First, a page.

Now you can limit exposure to commercials, allow or deny watching of specific programming and control the amount of screen time in general that your kids are watching. The best way to monitor your kids’ screen time is to be an active participant.


Paul Burnstein is a Tech Handyman. As the founder of Gadget Guy MN, Paul helps personal and business clients optimize their use of technology. He can be found through www.gadgetguymn.com or via email at paul@gadgetguymn.com.

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How to tap technology to make life at home easier

Robot Hand

This post was originally published in the August 9, 2016 edition of the Southwest Journal, a Southwest Minneapolis community newspaper.

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As I wrote about in my last column, I am making a foray into smart home technology, using Amazon Echo as the hub for my “getting smarter” home. Now, I look at all of my plugs, switches, and everyday appliances and think about how I could automate them. Also, when I hear about friends’ frustrations with everyday household challenges, I notice areas where they too could use technology to simplify their lives.

For instance, a friend recently shared a frustration about lights being left on in the house. She said that when she comes home in the evenings, her family leaves lights on throughout the entire house. With a modest smart home integration, it would be easy for her to have household lights grouped together and then easily turned off all at once, or across specific groupings (such as upstairs or downstairs). A step further would be to use her Amazon Echo and just vocally ask Alexa to turn off all of the lights.

For my friend who has trouble remembering whether or not he locked his front door, a smart lock would be incredibly helpful. He could use a model that simply locks automatically when the door closes. Alternatively, he could use a lock that is connected wirelessly. The wireless lock can be monitored online through a smartphone or computer, so he could easily check his phone to verify the door was locked. There are smart locks and handles from traditional lock and key companies as well as market newcomers that focus on the deadbolt.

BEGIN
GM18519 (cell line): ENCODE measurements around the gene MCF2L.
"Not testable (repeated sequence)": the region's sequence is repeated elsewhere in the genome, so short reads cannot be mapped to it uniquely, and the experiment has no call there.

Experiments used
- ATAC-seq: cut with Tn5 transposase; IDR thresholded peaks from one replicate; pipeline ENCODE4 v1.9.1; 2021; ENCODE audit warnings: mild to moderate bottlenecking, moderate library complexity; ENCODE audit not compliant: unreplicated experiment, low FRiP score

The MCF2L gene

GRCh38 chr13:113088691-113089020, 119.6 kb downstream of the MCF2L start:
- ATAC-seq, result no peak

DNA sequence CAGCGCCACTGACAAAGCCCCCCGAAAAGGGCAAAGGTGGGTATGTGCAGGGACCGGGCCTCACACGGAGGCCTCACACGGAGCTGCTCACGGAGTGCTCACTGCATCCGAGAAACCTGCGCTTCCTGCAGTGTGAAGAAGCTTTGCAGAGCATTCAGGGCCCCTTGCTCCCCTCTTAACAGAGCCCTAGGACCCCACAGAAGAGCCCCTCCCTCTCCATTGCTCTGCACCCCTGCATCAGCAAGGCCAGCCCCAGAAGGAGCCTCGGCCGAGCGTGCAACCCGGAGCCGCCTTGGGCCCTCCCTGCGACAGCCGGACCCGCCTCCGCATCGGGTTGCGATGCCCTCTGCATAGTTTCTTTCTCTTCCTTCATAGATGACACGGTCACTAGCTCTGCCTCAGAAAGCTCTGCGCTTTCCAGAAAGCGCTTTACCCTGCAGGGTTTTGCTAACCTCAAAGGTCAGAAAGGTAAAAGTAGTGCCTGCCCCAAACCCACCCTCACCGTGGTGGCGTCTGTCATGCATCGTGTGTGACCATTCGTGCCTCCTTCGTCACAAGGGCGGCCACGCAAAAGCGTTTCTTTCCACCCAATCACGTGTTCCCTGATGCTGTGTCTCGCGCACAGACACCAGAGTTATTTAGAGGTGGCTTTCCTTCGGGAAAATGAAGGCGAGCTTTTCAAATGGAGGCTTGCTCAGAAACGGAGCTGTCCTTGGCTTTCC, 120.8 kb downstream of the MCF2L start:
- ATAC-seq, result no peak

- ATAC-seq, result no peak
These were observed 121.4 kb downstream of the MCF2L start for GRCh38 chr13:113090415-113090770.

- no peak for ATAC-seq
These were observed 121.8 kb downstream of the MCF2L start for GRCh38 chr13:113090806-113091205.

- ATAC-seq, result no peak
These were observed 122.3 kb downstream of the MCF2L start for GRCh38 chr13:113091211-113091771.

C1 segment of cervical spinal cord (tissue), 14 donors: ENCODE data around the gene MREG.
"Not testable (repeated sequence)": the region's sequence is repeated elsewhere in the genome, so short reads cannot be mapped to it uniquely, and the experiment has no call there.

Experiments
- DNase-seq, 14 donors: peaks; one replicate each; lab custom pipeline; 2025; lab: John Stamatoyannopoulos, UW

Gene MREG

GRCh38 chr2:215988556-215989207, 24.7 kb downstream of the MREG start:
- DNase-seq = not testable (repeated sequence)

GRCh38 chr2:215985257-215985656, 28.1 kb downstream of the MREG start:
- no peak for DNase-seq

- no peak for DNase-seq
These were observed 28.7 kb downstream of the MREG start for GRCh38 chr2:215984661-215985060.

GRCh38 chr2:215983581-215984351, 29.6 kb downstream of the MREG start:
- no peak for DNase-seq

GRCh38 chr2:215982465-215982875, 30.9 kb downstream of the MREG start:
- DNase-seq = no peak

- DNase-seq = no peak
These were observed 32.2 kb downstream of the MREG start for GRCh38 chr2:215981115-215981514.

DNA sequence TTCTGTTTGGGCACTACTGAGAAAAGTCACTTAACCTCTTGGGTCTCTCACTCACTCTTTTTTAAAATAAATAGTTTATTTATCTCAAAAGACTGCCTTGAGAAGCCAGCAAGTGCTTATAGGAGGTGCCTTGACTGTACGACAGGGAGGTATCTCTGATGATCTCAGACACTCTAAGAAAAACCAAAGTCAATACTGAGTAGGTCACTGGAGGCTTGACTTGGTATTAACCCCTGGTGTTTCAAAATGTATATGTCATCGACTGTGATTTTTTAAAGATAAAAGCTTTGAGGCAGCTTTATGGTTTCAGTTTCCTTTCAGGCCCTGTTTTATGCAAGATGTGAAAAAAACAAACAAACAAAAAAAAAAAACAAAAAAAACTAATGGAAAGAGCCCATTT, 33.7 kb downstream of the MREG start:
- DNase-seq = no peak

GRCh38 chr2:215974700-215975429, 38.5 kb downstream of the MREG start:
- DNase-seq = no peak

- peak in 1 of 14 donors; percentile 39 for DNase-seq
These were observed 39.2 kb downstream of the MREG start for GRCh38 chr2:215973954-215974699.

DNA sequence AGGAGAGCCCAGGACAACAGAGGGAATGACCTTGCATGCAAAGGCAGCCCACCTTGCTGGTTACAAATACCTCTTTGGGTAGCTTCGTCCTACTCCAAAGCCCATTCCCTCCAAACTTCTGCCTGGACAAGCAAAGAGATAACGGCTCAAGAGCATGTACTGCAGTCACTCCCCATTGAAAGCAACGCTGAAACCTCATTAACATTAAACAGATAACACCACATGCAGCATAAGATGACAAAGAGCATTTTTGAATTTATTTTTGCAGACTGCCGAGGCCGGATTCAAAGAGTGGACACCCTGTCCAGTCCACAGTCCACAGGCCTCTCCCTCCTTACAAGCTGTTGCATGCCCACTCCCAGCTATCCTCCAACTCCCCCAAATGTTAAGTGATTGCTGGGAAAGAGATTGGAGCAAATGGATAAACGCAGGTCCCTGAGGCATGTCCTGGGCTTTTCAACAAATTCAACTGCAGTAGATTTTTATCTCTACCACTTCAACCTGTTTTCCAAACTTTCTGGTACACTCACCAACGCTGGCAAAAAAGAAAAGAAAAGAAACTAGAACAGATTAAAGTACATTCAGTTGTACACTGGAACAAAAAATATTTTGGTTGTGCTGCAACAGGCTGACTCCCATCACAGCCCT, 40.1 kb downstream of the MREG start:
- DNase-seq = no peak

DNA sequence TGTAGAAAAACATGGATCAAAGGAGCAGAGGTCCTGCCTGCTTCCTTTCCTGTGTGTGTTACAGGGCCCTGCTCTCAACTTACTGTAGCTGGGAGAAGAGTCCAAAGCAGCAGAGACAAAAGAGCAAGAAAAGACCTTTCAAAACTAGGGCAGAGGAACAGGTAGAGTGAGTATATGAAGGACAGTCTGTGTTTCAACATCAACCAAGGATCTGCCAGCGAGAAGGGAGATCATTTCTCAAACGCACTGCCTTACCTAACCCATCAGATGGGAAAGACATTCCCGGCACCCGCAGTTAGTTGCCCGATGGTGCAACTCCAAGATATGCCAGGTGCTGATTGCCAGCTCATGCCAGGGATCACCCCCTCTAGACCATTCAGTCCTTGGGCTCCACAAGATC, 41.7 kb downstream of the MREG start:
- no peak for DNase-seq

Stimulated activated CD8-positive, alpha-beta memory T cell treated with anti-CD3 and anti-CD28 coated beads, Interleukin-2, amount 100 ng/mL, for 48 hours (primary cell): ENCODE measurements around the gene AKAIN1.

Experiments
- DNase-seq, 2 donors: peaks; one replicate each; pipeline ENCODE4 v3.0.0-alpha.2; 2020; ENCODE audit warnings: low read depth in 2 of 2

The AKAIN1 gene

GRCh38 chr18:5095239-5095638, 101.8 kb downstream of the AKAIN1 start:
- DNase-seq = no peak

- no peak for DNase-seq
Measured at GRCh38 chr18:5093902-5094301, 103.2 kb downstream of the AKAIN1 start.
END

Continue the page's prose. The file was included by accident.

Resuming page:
My parents, who are proud owners of two 60-pound boxers, would do well with a robot vacuum (like the Anker RoboVac 10 that I love, or a Roomba) to help complement routine floor cleaning. Also, a connected thermostat like Nest or ecobee3 would be a great device to help automate, control, and monitor usage of their heating and cooling in the home.

One of the newer sensors that I am using is a wireless switch, but it also can monitor the energy usage of any device connected to it. I use it in the master bedroom with a window air conditioning unit, and now have an idea of the monthly cost of keeping our master bedroom (a converted attic) cool and comfortable in the summer.

While recently traveling, I used wireless switches in my home and set up an “Away” mode which turned lights on and off at designated times. Plus, I was able to turn on some of the window air conditioners remotely and begin cooling my house to ensure our home was comfortable when we returned. It was reassuring while away to look at the app and see that my lights were on at the times that I had pre-programmed.

There are light switches, plug-in switches, sensors for windows, garage door sensors and switches, connected doorbells, and many more simple options make your home smarter.

For the most part, these smart home integrations are easy modifications. Though, in some cases, it does take time and planning to get all devices connected and set up; you have to consider how you want to control your devices and if they will all be connected through a hub or not. If trying to setup your own system, be patient and have fun.